The Good Great interlaced video quality; outstanding low-light performance; impressive battery life; smart lens cap.
The Bad No 24P or HD video; no professional audio connections or controls; no focus marks.
The Bottom Line This three-chip camera offers excellent video quality to amateurs, but it's not ready for professional prime time.
Sony's Handycam DCR-VX2100 is both successor to the DCR-VX2000 and grandchild of the groundbreaking DCR-VX1000, the first prosumer DV camera widely adopted by professionals. As the name indicates, the DCR-VX2100 is just a slightly improved DCR-VX2000, with slightly better low-light performance, slightly cleaner audio, and slightly more convenient controls. In other words, if you're looking for a three-chip camera, this one is a strong candidate, but if you already own the DCR-VX2000, it probably isn't worth the expense of upgrading.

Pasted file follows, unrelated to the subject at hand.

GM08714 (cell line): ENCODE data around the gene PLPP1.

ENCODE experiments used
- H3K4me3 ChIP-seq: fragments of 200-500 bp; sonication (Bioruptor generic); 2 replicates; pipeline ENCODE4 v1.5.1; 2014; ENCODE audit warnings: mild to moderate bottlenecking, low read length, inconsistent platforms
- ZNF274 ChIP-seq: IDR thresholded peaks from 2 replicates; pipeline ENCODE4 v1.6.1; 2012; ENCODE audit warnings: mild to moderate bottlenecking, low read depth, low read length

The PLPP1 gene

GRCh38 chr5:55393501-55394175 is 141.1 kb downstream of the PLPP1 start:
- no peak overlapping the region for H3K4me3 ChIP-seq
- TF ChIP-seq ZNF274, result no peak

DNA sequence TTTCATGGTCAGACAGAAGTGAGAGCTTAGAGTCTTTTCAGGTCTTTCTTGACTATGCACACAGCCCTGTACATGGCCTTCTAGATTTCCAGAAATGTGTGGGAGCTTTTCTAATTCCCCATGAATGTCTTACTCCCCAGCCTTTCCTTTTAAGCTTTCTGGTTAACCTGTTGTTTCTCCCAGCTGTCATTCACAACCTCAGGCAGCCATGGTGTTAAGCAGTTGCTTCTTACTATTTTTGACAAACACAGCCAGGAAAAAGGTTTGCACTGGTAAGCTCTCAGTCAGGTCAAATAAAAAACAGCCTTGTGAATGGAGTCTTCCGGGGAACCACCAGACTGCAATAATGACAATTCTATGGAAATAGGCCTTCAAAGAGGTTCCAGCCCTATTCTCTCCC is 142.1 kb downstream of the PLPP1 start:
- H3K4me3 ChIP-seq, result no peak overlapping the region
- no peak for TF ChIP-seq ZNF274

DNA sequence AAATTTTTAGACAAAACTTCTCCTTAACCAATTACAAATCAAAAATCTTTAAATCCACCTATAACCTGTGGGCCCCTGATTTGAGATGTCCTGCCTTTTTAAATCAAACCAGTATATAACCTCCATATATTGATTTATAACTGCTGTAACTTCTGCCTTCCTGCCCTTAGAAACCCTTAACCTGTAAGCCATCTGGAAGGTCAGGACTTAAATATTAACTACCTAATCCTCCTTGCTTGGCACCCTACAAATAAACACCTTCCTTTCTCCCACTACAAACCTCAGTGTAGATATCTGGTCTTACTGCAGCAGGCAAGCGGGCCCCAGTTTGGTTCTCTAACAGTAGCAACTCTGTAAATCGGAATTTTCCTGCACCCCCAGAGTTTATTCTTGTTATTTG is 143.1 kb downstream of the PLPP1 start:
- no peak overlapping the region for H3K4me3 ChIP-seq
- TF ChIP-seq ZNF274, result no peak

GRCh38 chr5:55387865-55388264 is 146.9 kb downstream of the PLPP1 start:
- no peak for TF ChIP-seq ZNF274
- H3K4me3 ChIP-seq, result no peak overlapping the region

What the DCR-VX2100 does--capture crisp, vibrant interlaced video on MiniDV cassettes--it does as well as or better than its competition. The catch is that the competition now offers features that this camcorder simply doesn't have, including professional audio connections, 24P and HD video, sophisticated image-parameter controls, and interchangeable lenses, to name a few. If you're after these cutting-edge features, look elsewhere. If you're familiar with Sony's DCR-VX1000 or DCR-VX2000, you'll be right at home with the Handycam DCR-VX2100. In fact, only close inspection will reveal that the DCR-VX2100 isn't a DCR-VX2000. Like the earlier models, this camera follows the classic Handycam design: a viewfinder centered on the back with the battery mounted below, a tape compartment and a zoom rocker on the right, a flip-out LCD monitor on the left, and a lens with zoom and focus rings protruding from the front, capped with a rectangular lens hood.